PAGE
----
Can a street be an inhabited space?

This week, my train of thought, along with months (and psychologically, years) of planning and preparation have been trod over and stomped on by recent violence in the streets in Ethiopia. Pictures of burnt out cars and protests in the very city I was to be visiting and making new friends and meeting extended family has made me sad and angry.

It is in the context of all this that I found this passage from Thomas Merton particularly arresting. I reproduce the whole passage here as it doesn’t appear to be available anywhere else on the web in plain text.

An alienated space, an uninhabited space, is a space where you submit.

You stay where you are put, even though this cannot really be called “living.” You stop asking questions about it and you know there is not much point in making any complaint. (Business is not interested in your complaint, only in your rent.) “I live on X Street.” Translated: “X Street is the place where I submit, where I give in where I quit.” (The best thing to do with such a street is pull down the blinds and open a bottle of whiskey.)

Can a street be an inhabited space?
This question begins to take shape. We begin to guess the answer.
To acquire inhabitants, the street will have to be changed. Something must happen to the street. Something must be done to it. The people who are merely provisionally present, half-absent non-persons must now become really present on the street as themselves. They must be recognizable as people. Hence, they must recognize each other as people. (Business is not about to recognize them as people, only as consumers.)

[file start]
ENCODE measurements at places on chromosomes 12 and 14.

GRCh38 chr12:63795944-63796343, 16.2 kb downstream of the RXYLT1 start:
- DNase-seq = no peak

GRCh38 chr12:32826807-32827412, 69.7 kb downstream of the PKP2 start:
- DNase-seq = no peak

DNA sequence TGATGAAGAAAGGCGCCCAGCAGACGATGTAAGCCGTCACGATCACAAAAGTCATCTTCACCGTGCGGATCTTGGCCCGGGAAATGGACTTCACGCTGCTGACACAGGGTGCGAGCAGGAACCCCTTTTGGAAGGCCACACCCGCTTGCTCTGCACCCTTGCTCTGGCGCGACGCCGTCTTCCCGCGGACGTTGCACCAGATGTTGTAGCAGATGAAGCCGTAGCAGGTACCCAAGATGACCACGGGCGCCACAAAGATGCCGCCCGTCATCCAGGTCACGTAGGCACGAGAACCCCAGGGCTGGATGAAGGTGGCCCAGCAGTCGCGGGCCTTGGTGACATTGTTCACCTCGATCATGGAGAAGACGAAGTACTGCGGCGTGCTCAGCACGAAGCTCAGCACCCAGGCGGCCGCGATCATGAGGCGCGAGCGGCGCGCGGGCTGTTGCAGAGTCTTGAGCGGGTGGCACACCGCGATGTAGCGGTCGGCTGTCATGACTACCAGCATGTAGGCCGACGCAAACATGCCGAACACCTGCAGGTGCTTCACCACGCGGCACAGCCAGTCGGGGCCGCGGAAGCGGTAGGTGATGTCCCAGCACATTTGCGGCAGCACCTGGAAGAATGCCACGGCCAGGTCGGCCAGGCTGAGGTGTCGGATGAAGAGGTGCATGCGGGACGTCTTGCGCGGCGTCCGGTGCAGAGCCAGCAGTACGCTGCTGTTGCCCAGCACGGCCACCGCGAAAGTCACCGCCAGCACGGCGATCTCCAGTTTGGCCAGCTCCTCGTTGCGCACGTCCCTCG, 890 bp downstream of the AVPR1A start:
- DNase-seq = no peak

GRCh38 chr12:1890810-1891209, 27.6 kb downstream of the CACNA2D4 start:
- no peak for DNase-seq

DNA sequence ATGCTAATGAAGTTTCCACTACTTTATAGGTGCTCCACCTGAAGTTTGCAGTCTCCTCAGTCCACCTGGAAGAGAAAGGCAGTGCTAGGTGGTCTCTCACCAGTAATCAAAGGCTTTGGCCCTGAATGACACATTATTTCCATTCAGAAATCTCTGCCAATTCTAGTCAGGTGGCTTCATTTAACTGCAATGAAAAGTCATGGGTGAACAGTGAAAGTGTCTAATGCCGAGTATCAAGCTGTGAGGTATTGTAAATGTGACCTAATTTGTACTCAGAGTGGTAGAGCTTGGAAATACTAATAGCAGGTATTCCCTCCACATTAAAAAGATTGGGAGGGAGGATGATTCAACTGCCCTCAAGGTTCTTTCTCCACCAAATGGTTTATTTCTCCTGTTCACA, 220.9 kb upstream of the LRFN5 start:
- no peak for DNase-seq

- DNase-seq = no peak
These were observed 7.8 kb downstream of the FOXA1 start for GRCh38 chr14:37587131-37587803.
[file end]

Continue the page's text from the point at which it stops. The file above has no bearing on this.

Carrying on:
They must be present on the street not simply as candidates for the local shell game, or for manipulation by loan sharks, or for a beating, or for exploitation, or for ridicule, or for total neglect.
Instead of submitting to the street, they must change it.
Instead of being formally and impersonally put in their place by the street, they must transform the street and make it over so that it is livable.

The street can be inhabited if the people on it begin to make their life credible by changing their environment.
Living is more than submission: it is creation.
To live is to create one’s own world as a scene of personal happiness.
How do you do that?

Various approaches have been tried.
For instance, you can tear the place apart.
This does, admittedly, have points. It is a way of reminding business, the city, the fuzz, etc. that you are there, that you are tired of being a non-person, that you are not just a passive machine for secreting indefinite amounts of submission. It may get you a TV set or a case of liquor or a new suit. It may even (if the operation is on a larger scale) get you a whole new building. (Though the honeycomb you live in may be replaced by a better one for somebody else.)
But the trouble with this approach is:
– It does not make the street any more habitable.
– It does not make life on this street any more credible.
– It does not make anybody happy.
– It does not change the kind of space the street is.
– It does not change the city’s negative idea of itself and of its streets.
– It accepts the idea that the street is a place going someplace else.

It accepts the street as a tunnel, the city as a rabbit warren. It takes for granted what business and money and the fuzz and everyone else takes for granted: that the street is an impersonal tube for “circulation” of traffic, business, and wealth, so that consequently all the real action is someplace else. That life really happens inside the buildings. But for life to happen inside buildings, it must first find expensive buildings to happen in – downtown or in the suburbs where the money goes along with the traffic.